Severus Snape chuckled. “You must be proud. I thought the Weasley blood would have subdued yours in the academic department.”
Hermione ignored the ribbing. “Why are you here?”
Professor Snape’s wide mouth twisted upward at one corner. “I would think that ‘Why aren’t you dead?’ would be a more logical starting point, Miss Granger.”
His familiar sarcasm brought Hermione fully back to herself. “I’d appreciate some answers. You nearly made me violate the Statute of Secrecy back there, and you must know how touchy American Magical Security is about these things.”
Snape smoothed his silvered hair away from his face with one negligent hand. “Far be it for me to drive the famous Hermione Granger to commit a felony.”
Hermione reached into her pocket for Rose’s car keys and brushed against her wand, battling with an unbecoming urge to hex Snape just once for old times’ sake; the desired image in her head bore a strong resemblance to Neville’s boggart from third year, vulture hat and all.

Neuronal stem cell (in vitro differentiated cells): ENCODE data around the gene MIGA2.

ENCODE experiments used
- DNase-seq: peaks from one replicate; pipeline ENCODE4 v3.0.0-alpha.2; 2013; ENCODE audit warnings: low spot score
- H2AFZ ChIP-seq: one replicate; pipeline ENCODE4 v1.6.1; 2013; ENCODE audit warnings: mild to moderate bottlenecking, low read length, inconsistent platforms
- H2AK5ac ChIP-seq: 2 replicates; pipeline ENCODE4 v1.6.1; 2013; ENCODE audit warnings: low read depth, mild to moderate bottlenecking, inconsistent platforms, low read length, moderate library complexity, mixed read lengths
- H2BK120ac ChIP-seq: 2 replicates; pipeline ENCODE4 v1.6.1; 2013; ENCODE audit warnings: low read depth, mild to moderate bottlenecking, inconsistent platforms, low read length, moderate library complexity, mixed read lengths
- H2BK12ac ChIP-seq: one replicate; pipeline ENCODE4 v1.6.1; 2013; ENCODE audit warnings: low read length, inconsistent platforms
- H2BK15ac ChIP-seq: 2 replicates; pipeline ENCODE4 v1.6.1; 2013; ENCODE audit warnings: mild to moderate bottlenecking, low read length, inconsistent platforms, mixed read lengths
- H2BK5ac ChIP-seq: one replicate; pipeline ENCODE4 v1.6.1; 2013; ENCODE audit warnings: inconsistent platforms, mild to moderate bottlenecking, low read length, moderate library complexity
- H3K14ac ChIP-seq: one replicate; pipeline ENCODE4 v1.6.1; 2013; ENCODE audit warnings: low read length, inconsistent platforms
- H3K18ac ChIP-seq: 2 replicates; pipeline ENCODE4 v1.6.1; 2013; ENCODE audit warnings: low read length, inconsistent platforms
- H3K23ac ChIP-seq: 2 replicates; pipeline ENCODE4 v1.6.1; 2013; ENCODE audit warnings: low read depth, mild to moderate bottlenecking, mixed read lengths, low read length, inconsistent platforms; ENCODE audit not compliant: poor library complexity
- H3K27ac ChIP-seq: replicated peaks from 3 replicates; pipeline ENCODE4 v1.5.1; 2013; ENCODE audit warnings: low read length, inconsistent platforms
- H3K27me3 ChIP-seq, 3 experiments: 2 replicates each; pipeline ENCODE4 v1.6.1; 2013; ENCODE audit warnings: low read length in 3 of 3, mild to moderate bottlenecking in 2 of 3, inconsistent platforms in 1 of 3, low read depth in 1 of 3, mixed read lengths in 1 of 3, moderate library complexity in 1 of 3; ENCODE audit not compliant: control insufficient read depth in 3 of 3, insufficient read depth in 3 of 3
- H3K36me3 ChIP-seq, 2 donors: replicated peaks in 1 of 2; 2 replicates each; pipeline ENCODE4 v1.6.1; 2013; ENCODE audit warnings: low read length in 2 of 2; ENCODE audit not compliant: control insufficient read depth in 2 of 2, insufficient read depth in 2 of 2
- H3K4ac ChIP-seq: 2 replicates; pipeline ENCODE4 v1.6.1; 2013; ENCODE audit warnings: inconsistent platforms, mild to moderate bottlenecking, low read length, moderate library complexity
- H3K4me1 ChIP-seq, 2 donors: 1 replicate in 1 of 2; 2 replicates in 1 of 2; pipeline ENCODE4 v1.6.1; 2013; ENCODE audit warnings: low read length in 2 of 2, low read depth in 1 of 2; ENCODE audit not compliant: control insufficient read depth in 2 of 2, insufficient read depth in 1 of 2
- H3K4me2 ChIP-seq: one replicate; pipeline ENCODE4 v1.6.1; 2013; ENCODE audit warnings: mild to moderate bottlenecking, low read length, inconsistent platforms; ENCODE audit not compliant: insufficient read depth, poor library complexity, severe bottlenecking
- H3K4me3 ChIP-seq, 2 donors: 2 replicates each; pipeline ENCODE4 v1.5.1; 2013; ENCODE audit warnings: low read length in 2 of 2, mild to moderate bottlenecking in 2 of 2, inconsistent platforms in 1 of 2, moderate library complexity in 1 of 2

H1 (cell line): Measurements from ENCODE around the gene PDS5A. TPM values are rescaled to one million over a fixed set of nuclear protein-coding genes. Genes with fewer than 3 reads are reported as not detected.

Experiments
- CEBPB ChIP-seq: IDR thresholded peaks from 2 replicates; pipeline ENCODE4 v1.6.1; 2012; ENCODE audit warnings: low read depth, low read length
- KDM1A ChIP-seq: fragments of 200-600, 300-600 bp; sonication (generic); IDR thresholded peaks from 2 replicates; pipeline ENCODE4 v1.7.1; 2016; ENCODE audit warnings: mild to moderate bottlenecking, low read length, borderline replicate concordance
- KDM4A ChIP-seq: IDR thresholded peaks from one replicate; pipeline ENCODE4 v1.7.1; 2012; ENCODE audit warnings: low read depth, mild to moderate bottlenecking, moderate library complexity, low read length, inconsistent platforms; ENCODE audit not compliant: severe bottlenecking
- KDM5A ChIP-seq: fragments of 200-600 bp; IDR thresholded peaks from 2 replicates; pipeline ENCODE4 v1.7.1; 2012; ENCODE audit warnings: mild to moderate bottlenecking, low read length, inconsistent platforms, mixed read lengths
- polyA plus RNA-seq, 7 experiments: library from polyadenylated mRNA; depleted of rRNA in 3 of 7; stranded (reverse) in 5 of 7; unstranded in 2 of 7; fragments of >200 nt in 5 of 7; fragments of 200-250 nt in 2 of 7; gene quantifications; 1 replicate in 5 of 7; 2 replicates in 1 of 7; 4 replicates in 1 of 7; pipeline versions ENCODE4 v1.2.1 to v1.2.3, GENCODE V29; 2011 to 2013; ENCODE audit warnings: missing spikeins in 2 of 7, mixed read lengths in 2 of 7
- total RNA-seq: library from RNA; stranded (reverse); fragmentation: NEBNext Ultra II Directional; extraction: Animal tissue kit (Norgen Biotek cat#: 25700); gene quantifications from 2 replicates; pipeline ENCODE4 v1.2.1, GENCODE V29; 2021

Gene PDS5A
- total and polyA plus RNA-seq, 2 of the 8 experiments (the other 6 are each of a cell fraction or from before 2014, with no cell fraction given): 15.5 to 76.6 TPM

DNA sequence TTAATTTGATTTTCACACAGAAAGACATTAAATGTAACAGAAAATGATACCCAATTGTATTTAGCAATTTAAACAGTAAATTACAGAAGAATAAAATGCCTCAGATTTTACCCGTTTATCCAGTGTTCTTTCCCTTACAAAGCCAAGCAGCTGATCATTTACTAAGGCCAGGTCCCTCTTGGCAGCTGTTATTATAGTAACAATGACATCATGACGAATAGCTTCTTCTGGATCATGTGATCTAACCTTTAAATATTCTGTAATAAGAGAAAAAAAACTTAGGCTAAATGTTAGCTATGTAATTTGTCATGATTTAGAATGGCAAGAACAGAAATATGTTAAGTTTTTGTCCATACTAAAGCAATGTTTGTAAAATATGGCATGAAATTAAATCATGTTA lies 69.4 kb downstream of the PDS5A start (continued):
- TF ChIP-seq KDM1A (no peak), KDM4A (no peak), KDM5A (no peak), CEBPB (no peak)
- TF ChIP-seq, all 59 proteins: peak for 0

Once inside Rose’s miniscule electric car, Snape folded his long legs to fit in the inadequate front seat. Hermione cast a few quick charms for privacy and gathered up her strength. She stood by this man’s grave with neither Ron nor Harry able to comfort her, mourning the life single-mindedly spent on one goal.
She worked to make sure Severus Snape would be remembered correctly, not as a Death Eater but as one of the saviors of the Wizarding World: for protecting the children of Hogwarts in that terrible year as Headmaster, for ensuring Harry’s survival until the very end. And now here he was, the bastard, smug and relaxed in the front seat of Rose’s car: the cat that ate the canary.
She lifted her face and looked directly at Severus Snape for the first time, into the pitch-black eyes revealing nothing but a faint sparkle of amusement: no trace of guilt at the deception he had foisted on the Wizarding world, no misgivings at allowing himself to be portrayed as a martyr.
“I need to know everything, sir.”
“Starting with the Shrieking Shack.”